September reads

Last month I definitely did my fair share of reading! I went on holiday and spent most of my time by the pool with my face in a book. When we returned It was the first day of autumn and I definitely hunkered down in my dressing gown whenever I had some spare time. Here’s what I read …

 

‘The Deepest Cut’ by Natalie Flynn

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I couldn’t put this book down, and I have not cried at a book in such a long time. This book gripped me!

YA

4 out of 5 stars

‘Adam blames himself for his best friend s death. After attempting suicide, he is put in the care of a local mental health facility. There, too traumatized to speak, he begins to write notebooks detailing the events leading up to Jake’s murder, trying to understand who is really responsible and cope with how needless it was as a petty argument spiralled out of control and peer pressure took hold.’

 

‘If Nobody Speaks of Remarkable Things’ by Jon McGregor

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I was not a fan of this book. It was dull and nothing much happened. Let me know in the comments if you have read it, and what you thought of it!

Fiction

2 out of 5 stars

‘On a street in a town in the North of England, ordinary people are going through the motions of their everyday existence – street cricket, barbecues, painting windows… A young man is in love with a neighbour who does not even know his name. An old couple make their way up to the nearby bus stop. But then a terrible event shatters the quiet of the early summer evening. That this remarkable and horrific event is only poignant to those who saw it, not even meriting a mention on the local news, means that those who witness it will be altered for ever.’

 

‘The Darkest Minds’ by Alexandra Bracken 

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This book was a really good, easy holiday read, and I already can’t wait to read the second book!

YA

4 out of 5 stars

‘Ruby is sixteen. She is dangerous. And she is alive. For now. A mysterious disease has killed most of America’s children. Ruby might have survived, but she and the others have emerged with something far worse than a virus: frightening abilities they cannot control. Pressured by the government, Ruby’s parents sent her to Thurmond, a brutal state ‘rehabilitation camp’, where she has learned to fear and suppress her new power. But what if mastering it is a whole generation’s only chance for survival?’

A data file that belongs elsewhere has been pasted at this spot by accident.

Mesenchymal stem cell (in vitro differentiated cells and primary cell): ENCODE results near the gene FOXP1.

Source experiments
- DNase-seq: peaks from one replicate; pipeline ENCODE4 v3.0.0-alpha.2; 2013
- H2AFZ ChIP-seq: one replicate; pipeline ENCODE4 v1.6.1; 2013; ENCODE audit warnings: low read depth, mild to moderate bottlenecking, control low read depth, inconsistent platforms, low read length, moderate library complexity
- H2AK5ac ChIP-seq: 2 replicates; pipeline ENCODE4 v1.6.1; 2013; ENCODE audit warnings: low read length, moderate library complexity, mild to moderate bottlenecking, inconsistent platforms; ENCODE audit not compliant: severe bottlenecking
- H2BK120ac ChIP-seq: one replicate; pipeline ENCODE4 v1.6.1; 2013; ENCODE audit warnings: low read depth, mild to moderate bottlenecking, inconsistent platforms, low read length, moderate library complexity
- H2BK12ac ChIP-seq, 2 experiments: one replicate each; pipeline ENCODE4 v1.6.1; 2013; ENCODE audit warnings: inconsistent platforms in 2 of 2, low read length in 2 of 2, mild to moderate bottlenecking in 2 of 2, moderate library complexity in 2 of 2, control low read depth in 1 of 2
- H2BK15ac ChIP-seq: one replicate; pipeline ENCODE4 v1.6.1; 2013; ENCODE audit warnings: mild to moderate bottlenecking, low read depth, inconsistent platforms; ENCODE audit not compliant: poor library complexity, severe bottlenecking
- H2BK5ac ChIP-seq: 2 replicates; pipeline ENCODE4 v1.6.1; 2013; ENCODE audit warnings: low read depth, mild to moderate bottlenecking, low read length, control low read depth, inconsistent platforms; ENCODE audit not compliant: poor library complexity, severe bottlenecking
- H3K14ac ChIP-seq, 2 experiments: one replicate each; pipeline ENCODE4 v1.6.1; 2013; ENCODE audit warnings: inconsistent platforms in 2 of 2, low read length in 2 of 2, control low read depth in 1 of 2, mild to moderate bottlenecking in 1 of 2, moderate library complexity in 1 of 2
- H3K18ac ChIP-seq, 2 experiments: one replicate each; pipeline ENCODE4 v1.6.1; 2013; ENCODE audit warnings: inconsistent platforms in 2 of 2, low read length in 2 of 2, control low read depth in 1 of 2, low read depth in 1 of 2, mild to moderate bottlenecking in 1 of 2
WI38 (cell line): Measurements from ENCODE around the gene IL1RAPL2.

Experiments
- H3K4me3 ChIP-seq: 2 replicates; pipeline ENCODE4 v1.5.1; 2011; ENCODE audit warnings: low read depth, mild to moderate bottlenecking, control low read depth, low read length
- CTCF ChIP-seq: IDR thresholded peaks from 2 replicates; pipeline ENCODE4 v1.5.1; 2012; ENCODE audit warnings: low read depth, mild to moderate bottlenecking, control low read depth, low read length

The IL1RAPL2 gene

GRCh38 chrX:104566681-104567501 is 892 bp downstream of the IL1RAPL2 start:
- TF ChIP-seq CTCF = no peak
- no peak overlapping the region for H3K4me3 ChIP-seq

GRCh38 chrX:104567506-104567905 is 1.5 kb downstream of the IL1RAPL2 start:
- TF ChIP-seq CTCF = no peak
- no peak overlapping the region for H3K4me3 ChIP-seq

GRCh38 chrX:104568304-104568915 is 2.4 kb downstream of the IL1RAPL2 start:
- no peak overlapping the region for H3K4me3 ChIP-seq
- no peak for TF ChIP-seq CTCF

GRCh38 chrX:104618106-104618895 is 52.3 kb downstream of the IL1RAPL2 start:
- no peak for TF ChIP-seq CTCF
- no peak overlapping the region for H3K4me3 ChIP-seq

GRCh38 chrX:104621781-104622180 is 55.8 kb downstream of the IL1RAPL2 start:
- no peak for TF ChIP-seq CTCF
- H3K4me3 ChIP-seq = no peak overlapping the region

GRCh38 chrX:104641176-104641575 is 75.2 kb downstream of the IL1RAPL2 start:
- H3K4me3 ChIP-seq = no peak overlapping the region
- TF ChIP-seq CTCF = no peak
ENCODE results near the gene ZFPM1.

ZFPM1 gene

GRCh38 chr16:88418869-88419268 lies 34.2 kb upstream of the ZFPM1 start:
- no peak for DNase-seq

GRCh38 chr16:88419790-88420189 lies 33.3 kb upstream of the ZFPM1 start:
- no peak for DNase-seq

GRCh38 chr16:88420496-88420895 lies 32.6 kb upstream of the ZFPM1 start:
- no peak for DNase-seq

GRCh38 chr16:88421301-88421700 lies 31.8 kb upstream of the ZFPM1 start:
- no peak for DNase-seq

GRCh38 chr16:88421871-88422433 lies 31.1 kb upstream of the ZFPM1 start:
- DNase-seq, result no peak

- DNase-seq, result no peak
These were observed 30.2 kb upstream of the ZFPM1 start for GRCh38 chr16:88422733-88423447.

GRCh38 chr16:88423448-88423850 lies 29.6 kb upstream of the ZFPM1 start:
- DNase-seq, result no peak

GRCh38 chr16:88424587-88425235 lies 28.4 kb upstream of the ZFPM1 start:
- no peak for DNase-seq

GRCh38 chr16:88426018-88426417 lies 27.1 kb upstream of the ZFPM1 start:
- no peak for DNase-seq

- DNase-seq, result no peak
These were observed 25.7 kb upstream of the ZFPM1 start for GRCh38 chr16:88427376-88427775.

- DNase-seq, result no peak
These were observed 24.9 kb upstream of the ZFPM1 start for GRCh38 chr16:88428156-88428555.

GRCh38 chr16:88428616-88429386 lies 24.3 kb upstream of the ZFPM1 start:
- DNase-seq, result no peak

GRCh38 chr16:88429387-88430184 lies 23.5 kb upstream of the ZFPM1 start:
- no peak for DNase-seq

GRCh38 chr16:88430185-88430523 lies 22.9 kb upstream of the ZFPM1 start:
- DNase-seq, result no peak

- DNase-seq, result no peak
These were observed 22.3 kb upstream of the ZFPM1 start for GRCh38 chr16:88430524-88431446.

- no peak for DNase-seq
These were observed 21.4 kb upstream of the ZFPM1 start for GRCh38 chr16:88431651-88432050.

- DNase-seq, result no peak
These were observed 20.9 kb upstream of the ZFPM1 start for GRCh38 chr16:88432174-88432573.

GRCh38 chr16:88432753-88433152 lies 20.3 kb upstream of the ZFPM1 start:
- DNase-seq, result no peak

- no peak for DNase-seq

‘To All The Boys I’ve Loved Before’ by Jenny Han 

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This book did not disappoint. I read it in the space of a day or two, and I’m definitely getting the second book on my next waterstones trip!

YA

4 out of 5 stars

‘Lara Jean keeps her love letters in a hatbox her mother gave her. One for every boy she’s ever loved. When she writes, she can pour out her heart and soul and say all the things she would never say in real life, because her letters are for her eyes only.Until the day her secret letters are mailed, and suddenly Lara Jean’s love life goes from imaginary to out of control.’

 

‘Eat, Pray, Love’ by Elizabeth Gilbert

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This book was a good holiday read, and as soon as I put it down I wanted to travel travel travel!!!

Memoir

3 out of 5 stars

‘It’s 3 a.m. and Elizabeth Gilbert is sobbing on the bathroom floor. She’s in her thirties, she has a husband, a house, they’re trying for a baby – and she doesn’t want any of it. A bitter divorce and a turbulent love affair later, she emerges battered and bewildered and realises it is time to pursue her own journey in search of three things she has been missing: pleasure, devotion and balance. So she travels to Rome, where she learns Italian from handsome, brown-eyed identical twins and gains twenty-five pounds, an ashram in India, where she finds that enlightenment entails getting up in the middle of the night to scrub the temple floor, and Bali where a toothless medicine man of indeterminate age offers her a new path to peace: simply sit still and smile. And slowly happiness begins to creep up on her.’

 

What did you all read last month?

Amy XOXO

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